EuroNews: “What will the European Commission be proposing in terms of a common energy policy?”

BARROSO: “Within the European Union, we are trying to explain that it is in the interest of all the member states to avoid fragmentation. It is not rational, and I am choosing my words advisedly, it is not rational to have 25 mini energy markets. We need to use the potential of the single market in the field of energy. It’s also in our interest to speak with a single voice to our other partners, including Russia and other energy producing countries. At the same time we need to tell the Russians that while it’s in our interest for them to be credible suppliers of energy, they should appreciate that in Europe they have a sound and reliable consumer who pays the right price.”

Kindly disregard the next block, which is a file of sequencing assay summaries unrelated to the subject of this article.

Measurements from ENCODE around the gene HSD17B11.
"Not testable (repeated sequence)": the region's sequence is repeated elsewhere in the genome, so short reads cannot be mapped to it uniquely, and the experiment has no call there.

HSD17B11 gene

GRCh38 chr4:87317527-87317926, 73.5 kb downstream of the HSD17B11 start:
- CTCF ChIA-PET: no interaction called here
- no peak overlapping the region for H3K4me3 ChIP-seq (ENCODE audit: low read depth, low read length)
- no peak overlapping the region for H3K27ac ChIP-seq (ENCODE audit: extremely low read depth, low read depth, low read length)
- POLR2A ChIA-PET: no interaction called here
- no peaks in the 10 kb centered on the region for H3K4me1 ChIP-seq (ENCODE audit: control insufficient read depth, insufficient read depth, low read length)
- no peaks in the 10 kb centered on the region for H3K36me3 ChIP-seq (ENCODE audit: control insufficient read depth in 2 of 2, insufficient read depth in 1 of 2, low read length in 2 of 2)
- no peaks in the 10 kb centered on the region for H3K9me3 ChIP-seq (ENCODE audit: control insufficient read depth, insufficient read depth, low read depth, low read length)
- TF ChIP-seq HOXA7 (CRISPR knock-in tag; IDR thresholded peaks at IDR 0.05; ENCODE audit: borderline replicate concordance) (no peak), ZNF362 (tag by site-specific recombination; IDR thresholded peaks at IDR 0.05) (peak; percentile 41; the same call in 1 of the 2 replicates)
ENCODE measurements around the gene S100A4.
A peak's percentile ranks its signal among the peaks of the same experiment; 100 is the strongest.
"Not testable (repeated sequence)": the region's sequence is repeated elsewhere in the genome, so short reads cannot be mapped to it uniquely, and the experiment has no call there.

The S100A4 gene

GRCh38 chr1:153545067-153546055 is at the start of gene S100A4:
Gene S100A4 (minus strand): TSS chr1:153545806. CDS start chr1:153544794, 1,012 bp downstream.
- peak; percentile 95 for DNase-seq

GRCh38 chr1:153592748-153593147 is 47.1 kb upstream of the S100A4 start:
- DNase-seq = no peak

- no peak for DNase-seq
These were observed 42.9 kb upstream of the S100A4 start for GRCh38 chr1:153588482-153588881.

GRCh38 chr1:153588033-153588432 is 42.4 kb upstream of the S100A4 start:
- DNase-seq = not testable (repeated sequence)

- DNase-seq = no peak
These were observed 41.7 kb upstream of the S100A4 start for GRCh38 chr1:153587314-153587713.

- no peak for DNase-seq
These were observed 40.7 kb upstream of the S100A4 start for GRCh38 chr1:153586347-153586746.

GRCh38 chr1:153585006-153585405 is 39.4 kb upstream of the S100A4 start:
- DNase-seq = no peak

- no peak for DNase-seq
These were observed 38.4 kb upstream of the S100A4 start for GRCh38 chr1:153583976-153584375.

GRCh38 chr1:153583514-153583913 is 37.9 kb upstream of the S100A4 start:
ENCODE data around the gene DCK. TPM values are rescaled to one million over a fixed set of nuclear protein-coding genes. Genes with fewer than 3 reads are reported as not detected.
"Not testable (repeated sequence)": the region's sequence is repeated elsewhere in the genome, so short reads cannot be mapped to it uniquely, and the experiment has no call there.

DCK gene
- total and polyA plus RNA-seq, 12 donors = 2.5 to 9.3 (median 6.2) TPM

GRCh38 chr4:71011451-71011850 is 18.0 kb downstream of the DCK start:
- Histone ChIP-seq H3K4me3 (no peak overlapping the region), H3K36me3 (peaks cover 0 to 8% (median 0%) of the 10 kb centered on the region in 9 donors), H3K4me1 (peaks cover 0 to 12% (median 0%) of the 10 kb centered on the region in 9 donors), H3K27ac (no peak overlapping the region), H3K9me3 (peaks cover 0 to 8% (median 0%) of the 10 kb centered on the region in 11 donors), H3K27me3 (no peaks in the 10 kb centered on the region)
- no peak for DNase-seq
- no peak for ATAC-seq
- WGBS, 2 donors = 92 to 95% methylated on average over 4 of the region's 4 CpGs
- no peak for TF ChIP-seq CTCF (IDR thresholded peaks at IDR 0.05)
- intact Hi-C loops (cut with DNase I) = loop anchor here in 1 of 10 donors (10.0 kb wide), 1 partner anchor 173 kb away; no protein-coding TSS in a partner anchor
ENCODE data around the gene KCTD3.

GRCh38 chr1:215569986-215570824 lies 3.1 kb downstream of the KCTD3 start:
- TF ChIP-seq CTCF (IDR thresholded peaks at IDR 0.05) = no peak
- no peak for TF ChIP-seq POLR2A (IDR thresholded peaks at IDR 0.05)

EuroNews: “You are soon to go on a trip to Africa. To what extent is your tour there, and particularly to Sudan, linked to the question of the war against terrorism?”